Note, though, that if you do opt for active surveillance, you’ll still need to be monitored with periodic biopsies, prostate exams and PSA blood tests every six to 12 months, Dr. Smith says. If the cancer should show signs of progression, you’ll need to start active treatment.
There are things you can do to help reduce your risk of developing prostate cancer.
While there’s no way to completely cancer-proof your body, adopting these lifestyle habits may help lessen your chance of developing it:
Eat a Mediterranean-style diet. Think plant-based foods like fruits, veggies, whole grains, legumes and nuts, and heart-healthy fats like olive oil and fatty fish. According to a study published earlier this year in The Journal of Urology, men who adhere to such a diet have less risk of developing aggressive prostate cancer than those who eat a more Western (hello burger and fries!) diet.
Maintain a healthy weight. Research shows that being overweight or obese raises the risk of advanced prostate cancer, according to a recent report released by the World Cancer Research Fund. A study presented this January at the American Association for Cancer Research’s Special Conference also found that men who’ve had prostate cancer in the past have a higher chance of recurrence if they are obese.
Exercise. Men who regularly break a sweat have a slightly lower risk of developing aggressive prostate cancer.
Don’t fall for unsubstantiated hype. You may have heard that taking supplements, such as vitamin E or selenium, may lower your risk of developing prostate cancer, but there’s no research to support this. In fact, a study published in the Journal of the American Medical Association found that popping vitamin E supplements could actually increase your prostate cancer risk.
Prostate cancer can be emotionally devastating.
Being diagnosed with any type of cancer can be overwhelming, but men with prostate cancer may be particularly vulnerable to mental distress.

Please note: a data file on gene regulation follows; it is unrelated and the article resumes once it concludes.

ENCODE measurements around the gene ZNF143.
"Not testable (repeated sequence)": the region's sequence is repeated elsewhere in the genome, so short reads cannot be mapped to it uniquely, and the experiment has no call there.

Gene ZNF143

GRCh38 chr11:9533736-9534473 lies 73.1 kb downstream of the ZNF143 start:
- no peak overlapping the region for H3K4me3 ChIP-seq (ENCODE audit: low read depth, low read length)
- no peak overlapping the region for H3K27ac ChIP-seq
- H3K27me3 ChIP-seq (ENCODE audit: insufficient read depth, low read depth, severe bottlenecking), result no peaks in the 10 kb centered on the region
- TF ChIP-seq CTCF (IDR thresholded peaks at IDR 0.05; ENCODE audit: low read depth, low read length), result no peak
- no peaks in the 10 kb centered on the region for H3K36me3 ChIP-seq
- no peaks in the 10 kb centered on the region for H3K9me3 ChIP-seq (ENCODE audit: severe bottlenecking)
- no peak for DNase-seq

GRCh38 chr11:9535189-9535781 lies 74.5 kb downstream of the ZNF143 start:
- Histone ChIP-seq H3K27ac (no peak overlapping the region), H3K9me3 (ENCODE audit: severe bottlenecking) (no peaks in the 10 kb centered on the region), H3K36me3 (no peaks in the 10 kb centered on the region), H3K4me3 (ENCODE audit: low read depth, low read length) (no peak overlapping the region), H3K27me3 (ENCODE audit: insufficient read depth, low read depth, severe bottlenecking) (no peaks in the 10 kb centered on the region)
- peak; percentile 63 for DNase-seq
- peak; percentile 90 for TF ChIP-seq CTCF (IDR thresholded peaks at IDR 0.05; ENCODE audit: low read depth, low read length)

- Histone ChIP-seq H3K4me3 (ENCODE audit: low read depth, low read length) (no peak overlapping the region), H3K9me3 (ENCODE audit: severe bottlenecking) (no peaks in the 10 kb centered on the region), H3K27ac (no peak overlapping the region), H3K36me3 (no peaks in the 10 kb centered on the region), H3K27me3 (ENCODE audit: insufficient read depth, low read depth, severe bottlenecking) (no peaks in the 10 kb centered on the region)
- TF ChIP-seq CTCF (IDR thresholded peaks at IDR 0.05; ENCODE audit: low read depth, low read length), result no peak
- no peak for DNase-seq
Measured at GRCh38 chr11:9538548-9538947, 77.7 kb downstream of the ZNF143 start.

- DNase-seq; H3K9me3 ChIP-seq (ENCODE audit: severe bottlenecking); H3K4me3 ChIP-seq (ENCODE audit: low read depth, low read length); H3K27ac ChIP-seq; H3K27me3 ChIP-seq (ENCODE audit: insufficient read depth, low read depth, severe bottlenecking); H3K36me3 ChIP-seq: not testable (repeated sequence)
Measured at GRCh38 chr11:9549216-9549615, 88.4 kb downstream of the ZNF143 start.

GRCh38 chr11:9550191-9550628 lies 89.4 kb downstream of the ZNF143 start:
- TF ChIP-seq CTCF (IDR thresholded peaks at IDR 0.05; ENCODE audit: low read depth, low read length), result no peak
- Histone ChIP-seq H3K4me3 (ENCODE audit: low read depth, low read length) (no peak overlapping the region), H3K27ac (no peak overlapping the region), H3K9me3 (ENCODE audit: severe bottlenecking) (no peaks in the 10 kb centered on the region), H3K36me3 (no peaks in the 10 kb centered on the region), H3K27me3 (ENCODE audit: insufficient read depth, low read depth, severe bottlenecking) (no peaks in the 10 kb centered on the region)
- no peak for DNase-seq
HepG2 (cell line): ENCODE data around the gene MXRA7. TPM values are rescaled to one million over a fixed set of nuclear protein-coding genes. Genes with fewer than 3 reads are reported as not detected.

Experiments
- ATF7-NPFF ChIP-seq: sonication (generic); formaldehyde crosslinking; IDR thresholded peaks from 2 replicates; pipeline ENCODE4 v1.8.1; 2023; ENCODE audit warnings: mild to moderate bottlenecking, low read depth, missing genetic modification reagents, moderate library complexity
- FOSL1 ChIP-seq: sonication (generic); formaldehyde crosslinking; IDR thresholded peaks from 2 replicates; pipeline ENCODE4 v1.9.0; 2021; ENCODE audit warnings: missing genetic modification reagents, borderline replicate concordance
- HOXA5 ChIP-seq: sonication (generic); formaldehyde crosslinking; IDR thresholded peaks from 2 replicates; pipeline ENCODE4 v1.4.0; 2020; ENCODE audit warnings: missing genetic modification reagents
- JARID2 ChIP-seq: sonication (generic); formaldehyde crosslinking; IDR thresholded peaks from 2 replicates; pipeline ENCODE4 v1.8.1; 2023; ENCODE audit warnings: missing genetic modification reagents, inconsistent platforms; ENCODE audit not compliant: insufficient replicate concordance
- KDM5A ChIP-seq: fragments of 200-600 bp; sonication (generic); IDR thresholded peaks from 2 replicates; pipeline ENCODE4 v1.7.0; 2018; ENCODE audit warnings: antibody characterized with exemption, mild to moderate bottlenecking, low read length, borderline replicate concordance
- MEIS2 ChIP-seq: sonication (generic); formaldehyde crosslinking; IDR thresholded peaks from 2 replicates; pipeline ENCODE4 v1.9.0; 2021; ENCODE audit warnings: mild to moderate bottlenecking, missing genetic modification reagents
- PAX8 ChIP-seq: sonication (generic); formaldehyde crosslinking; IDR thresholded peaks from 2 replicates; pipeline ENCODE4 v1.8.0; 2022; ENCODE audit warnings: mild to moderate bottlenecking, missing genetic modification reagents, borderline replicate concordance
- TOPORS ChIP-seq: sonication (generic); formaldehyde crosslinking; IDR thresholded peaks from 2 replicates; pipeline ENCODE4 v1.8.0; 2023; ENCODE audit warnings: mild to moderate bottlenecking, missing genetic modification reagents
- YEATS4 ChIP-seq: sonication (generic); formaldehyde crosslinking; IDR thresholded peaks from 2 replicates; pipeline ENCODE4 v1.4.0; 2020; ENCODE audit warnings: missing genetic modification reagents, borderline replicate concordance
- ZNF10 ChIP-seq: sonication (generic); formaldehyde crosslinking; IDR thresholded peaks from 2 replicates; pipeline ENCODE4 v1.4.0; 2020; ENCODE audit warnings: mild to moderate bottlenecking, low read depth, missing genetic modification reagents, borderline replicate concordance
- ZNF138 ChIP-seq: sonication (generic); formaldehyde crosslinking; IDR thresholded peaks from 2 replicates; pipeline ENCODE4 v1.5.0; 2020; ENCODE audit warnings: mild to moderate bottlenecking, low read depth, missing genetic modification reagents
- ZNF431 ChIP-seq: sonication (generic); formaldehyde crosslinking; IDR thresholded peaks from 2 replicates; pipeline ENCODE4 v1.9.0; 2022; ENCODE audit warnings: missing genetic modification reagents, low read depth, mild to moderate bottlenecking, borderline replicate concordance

“Men tend to internalize their emotions, and so we often don’t have the tools to handle stressors,” says Sumit Subudhi, M.D., Ph.D., a prostate cancer specialist at MD Anderson Cancer Center in Houston. “This is particularly true with prostate cancer, which impacts functions like urination and erections—subjects most men aren’t comfortable talking about in general.”
Men who undergo hormone therapy—during which they’re deprived of the testosterone that may be fueling their cancer—have higher rates of depression than men who receive other forms of treatment.
In addition, men who undergo hormone therapy—during which they’re deprived of the testosterone that may be fueling their cancer—have higher rates of depression than men who receive other forms of treatment, according to a 2016 study published in the Journal of Clinical Oncology. “Testosterone helps boost mood and overall emotional well-being,” explains Dr. Subudhi.
Surgery and radiation aren’t the only forms of treatment today.
The first-line treatments for prostate cancer are usually surgery and radiation. But when those options don’t work, medications may be administered by your doctor.
For instance, there are more recently developed drugs that can be used to treat metastatic castration-resistant prostate cancer—that is, cancer that has spread while on conventional hormone therapy. They can also be used in men who have already undergone chemotherapy, as well as patients with castration-sensitive prostate cancer (CSPC), or prostate cancer that still responds to conventional hormone therapy.
There’s also non-metastatic castration-resistant prostate cancer (NM-CRPC), a form of prostate cancer in which malignant cells continue to flourish—and the PSA continues to rise despite conventional hormone therapy—but the cancer has not yet spread to other parts of the body.
“Patients with NM-CRPC whose PSA levels go higher and higher eventually develop metastatic disease,” Dr. Yu explains.
This is why research for prostate cancer is so important, adds Dr. Yu, because the majority of patients with NM-CRPC will eventually develop bone metastases, at which point their prognosis dramatically worsens. “Anything we can do to slow down metastases,” she says, “is incredibly important for both patients and their families.”